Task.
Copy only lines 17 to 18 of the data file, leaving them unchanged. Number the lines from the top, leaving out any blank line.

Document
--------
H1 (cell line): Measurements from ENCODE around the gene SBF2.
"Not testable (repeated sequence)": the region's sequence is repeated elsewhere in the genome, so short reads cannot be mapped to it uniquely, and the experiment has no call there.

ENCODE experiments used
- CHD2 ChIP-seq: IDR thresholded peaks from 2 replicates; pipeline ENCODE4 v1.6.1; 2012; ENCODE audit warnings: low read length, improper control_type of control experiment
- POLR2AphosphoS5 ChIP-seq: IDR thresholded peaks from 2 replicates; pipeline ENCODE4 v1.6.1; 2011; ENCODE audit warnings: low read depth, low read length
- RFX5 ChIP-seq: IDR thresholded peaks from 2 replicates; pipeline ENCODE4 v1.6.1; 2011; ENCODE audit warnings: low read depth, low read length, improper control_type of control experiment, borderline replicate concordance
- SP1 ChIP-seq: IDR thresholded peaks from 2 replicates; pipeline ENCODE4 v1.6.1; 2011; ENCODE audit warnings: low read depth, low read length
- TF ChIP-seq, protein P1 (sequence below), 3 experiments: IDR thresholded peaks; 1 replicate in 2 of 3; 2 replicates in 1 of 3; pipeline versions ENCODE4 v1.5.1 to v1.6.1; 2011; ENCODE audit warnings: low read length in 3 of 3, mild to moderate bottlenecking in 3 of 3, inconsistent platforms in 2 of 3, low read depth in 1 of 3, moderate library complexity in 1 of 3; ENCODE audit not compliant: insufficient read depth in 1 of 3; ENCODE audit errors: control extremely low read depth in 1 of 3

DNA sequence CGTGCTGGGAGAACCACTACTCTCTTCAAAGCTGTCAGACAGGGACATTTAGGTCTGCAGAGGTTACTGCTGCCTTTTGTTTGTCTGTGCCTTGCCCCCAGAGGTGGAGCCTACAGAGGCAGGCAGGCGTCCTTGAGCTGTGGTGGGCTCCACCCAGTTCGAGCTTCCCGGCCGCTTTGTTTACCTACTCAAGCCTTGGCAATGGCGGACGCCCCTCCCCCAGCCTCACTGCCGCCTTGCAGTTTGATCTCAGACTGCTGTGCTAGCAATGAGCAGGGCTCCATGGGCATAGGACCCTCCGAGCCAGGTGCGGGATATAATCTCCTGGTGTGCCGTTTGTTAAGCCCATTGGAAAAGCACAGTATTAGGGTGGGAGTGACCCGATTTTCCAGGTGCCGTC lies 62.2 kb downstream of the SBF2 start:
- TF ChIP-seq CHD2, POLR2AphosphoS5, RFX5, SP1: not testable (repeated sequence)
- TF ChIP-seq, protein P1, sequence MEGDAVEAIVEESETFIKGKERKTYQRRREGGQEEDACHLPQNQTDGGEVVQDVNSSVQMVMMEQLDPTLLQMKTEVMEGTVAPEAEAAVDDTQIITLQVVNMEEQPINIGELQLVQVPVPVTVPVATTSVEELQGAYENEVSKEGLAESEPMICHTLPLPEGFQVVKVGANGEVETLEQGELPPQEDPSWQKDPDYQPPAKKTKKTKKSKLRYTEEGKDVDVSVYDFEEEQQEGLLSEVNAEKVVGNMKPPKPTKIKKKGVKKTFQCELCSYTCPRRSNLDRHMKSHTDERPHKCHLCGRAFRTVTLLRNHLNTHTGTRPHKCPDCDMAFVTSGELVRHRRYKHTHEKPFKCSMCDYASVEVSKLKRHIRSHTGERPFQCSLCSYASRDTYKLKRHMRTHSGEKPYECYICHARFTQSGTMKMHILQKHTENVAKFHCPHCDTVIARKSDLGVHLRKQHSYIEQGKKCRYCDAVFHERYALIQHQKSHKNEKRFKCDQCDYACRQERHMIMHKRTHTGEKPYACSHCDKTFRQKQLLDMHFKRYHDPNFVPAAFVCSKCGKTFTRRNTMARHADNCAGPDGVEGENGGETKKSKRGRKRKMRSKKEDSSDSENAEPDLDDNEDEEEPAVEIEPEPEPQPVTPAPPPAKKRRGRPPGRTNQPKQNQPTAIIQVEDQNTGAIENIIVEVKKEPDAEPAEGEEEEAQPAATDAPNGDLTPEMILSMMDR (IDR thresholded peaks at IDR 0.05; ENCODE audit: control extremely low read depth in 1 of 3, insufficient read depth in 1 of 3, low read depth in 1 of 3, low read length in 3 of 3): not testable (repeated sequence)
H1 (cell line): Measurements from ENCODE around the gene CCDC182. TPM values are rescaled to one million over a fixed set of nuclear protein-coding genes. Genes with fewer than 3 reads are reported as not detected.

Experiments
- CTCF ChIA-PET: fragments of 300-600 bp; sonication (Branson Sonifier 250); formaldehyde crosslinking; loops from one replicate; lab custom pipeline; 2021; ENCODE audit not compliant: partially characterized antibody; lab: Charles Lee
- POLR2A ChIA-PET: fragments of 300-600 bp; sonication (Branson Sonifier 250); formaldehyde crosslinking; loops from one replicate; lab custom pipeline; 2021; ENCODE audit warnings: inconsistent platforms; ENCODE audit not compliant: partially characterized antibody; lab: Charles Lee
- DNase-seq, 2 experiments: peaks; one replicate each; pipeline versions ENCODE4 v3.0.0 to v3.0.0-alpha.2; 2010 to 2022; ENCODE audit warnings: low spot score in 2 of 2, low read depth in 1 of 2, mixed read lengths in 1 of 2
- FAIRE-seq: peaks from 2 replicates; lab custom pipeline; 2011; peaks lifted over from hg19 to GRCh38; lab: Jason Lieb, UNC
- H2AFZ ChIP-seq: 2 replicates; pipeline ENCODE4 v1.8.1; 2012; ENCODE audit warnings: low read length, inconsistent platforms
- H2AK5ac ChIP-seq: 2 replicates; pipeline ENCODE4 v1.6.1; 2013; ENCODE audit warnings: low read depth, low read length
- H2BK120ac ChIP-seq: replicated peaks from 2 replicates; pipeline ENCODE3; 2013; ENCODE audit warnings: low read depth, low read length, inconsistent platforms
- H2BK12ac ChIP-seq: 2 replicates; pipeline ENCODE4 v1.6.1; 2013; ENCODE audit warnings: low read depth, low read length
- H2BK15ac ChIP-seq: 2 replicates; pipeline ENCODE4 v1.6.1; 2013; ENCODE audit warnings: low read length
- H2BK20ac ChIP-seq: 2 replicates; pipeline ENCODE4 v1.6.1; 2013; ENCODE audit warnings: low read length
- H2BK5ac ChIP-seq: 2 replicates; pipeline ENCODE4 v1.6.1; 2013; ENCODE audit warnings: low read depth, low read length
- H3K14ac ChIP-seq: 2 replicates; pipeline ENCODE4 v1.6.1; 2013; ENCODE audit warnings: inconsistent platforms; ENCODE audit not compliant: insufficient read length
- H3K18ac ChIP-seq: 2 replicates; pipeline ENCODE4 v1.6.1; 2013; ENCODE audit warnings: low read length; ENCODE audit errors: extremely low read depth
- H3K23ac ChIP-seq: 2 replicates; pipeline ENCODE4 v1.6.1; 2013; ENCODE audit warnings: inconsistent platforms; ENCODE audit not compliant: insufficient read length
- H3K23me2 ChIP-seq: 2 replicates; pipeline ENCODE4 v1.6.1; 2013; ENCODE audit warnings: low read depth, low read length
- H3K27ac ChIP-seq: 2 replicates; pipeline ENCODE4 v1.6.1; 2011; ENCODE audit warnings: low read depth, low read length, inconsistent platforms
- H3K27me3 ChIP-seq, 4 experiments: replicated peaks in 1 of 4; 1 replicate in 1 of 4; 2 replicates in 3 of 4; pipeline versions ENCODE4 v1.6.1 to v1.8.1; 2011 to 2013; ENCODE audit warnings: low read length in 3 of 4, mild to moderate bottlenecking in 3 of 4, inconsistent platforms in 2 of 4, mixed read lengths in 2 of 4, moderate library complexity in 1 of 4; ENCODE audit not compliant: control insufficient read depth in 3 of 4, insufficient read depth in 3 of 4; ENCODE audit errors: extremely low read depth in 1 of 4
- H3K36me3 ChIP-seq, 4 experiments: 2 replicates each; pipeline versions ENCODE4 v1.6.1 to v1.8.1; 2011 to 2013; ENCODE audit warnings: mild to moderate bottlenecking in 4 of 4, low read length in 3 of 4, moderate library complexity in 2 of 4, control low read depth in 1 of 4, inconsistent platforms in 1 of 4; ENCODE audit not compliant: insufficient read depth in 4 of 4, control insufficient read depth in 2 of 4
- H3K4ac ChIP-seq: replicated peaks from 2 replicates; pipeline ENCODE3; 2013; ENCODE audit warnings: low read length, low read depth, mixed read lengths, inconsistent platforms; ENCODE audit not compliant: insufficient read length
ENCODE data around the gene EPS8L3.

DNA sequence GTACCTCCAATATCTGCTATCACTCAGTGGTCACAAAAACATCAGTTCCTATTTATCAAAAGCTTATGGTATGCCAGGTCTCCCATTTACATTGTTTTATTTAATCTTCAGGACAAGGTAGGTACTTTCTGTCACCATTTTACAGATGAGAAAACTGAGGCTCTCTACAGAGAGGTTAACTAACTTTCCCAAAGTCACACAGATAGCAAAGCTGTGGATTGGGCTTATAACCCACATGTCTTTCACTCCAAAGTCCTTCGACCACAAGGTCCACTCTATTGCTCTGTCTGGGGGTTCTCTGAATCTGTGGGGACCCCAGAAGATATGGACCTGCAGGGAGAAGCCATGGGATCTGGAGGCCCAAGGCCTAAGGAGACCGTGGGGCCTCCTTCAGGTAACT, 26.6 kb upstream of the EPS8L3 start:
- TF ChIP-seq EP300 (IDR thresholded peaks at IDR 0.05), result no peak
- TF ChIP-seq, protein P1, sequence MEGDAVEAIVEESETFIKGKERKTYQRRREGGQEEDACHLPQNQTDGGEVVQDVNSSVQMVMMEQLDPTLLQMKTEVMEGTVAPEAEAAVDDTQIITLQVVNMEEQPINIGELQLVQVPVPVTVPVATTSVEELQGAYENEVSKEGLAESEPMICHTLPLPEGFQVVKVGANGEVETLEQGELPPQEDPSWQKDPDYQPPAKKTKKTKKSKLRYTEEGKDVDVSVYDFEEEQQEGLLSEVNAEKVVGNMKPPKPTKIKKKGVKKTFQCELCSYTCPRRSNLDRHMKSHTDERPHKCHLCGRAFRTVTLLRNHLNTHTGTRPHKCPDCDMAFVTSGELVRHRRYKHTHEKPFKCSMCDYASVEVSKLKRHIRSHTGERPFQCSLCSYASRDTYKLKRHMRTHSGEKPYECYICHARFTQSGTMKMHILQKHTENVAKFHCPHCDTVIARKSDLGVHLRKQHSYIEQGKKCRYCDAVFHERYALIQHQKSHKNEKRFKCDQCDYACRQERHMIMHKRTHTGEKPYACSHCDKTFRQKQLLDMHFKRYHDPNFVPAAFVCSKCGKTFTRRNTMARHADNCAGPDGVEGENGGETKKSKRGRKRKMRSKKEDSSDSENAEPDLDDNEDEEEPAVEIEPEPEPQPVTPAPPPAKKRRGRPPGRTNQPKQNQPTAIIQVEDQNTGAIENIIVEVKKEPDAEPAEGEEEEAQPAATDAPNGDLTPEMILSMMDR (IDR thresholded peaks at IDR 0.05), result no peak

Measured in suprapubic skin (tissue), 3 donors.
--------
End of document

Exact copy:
- FAIRE-seq: peaks from 2 replicates; lab custom pipeline; 2011; peaks lifted over from hg19 to GRCh38; lab: Jason Lieb, UNC
- H2AFZ ChIP-seq: 2 replicates; pipeline ENCODE4 v1.8.1; 2012; ENCODE audit warnings: low read length, inconsistent platforms